(posted Saturday, October 15, 2005)
“Xie xie nin, commissar.” 5 Year Plan quietly sat and took the cup offered him.
Both of them sat in the still morning, looking out on the garden that lay on the headquarter grounds.
People’s Blade gave a small smile. “I hope you are well. And have adjusted since…your return.”
“Shi de, commissar,” 5 Year Plan shifted somewhat in his seat. “ It seems much has changed, while many things have not.” He took a long draught of tea. “I still feel somewhat out of place.”
“Woo Kyun,” Fei Li’s hand clasped 5 Year Plan’s wrist and tightened. The smooth skin on her forearm tensed as her muscles flexed like steely coils. “What happened to you? How could you have possibly returned?”
“I… I remember little before…” His voice trailed off and retuned with halting breaths. “I remember a terrible fight with uniformed men. And some fiery explosion that consumed me. Then…” his eyes shifted slightly, “just blackness.”
5 Year Plan carefully placed his cup down. “And then I awoke. I was covered in some arcane writings. I was lying on a simple wooden table. Around me on the floor were intricate patterns written in red ink. The room I was in had a soft unearthly glow.”
“I stepped out of the room and found myself in some underground passage that lead to a pile of rubble. I was able to move much of it aside and emerged,” 5 Year Plan’s eyes darkened, “Commissar, I emerged in the remnants of some horrific battle. All around me were charred bodies of monks and what must have been Triad. The entire structure was gutted from an enormous fire.”
“I was alone and in eastern Tibet. I was uncomfortable approaching our government. So I had managed to travel discretely and contact old friends that could get me out of the country.” His lips pursed. “I felt I should return here. I had some odd thought, that once here,” 5 Year Plan let out a sigh, “that I could find some reason for why I returned. And who was responsible.”
Fei Li looked at him and her jaw clenched slightly, “Dui, comrade. I am unsure if we will find who is responsible for this, but we will try. For now,” she smiled. “It is good to have you back among our ranks again, Woo Kyun.”
The grainy black and white image jarred to a halt as the surveillance tape stopped.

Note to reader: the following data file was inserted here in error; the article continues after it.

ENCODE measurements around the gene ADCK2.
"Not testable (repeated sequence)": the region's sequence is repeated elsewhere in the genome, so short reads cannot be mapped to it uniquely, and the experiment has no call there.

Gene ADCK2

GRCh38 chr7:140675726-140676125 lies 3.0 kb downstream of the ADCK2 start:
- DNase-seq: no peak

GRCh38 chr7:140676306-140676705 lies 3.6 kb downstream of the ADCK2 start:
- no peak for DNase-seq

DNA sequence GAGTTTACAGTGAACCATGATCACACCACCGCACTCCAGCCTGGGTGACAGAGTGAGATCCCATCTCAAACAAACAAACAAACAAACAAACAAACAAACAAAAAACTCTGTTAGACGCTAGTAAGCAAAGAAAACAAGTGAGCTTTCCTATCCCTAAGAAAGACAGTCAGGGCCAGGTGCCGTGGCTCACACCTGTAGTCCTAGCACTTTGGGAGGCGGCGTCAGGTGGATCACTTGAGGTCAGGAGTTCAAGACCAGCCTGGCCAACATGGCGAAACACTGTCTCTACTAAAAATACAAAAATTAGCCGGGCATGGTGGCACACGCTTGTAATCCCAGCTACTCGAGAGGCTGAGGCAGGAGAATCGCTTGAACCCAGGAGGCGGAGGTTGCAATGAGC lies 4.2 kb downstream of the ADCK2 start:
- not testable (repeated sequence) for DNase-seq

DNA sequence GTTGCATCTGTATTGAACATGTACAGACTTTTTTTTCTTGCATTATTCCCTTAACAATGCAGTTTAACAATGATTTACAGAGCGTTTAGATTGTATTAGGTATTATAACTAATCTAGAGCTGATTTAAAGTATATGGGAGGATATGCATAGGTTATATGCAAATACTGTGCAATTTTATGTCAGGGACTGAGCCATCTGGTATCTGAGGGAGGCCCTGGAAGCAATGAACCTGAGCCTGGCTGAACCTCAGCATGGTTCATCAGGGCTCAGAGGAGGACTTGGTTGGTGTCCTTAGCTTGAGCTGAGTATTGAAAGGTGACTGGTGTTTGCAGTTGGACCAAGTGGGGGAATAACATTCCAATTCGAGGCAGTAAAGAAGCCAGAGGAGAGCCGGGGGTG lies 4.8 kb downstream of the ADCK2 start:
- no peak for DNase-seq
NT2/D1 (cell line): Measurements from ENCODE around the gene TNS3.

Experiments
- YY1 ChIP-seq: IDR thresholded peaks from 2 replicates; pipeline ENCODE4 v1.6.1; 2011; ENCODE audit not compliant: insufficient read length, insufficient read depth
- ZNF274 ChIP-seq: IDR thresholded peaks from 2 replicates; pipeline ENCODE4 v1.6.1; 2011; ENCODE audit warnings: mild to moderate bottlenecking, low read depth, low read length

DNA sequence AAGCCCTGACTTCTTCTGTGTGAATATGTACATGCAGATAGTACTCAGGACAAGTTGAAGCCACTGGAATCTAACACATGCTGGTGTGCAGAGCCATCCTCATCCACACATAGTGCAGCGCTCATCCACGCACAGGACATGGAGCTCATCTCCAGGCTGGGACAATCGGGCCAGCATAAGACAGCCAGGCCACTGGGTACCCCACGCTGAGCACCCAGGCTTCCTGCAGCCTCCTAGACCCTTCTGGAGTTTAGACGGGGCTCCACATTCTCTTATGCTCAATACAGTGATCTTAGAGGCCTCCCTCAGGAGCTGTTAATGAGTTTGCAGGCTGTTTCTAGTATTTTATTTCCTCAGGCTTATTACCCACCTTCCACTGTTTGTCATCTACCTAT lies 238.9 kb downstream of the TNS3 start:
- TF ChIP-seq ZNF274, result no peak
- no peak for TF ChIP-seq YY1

“That was the end of their conversation.” A uniformed man stood rigidly, leafed through a file and continued. “Our operatives have not observed any intelligence activities from CCCP other than those directed to local criminal elements.”
“Does he suspect who was responsible for his death?” General Alexander Rokossovsky growled. He leaned back in his chair and looked through a series of black and white photographs on his desk. “Or who was responsible for locking his remains away with the Ministry of State Security?”
“No, sir. In fact from our transcripts it is clear he still holds the greatest suspicion towards Chinese Intelligence organizations.”
“Good.” General Alexander Rokossovsky gathered up the photographs with his meaty hands. “Now,” he scowled “how did our Chinese Ministry operatives misjudge our Triad friends? How did they fail to realize what they would do with his remains once we let them pilfer it from that secured compound?”
“That,” the uniformed man shifted uncomfortably, “we are still trying to ascertain, sir.”
“Correct me if I am wrong, ” The General’s hand clenched tightly into a thick fist. “They were supposed to exchange the remains with our operatives. Instead they sought out some arcane magicians?” Rokossovsky snorted and pawed at a photograph of burned ruins among snow-capped mountains. “These monks. These magicians? That somehow they were able to reconstitute his body and raise him from the dead?”
“Our arcane experts are rather unfamiliar with the techniques they employed. But many suspect that the Triad sought to employ some form of binding ritual, to keep him under control of the summoner.”
“It seems they underestimated the moral resolve of these monks.” The General’s eyes hardened. “They fought to the death, even razing their temple to prevent these Triad.” He glared at the man before him. “Maintain efforts to keep CCCP under observation. And I want the operation reports sealed and kept within Division Two. I am beginning to suspect we have some counter intelligence problems of our own. You are dismissed.”
The young man nodded curtly, and strode out of the small office quickly. As the door closed, General Alexander Rokossovsky held up a photograph of a ruined military complex, with twisted steel girders and ruptured earth scarred black from fire. “I sincerely hope you are happy to remain with your ‘family’. I will be sure to make things hell if you dig further into your past…”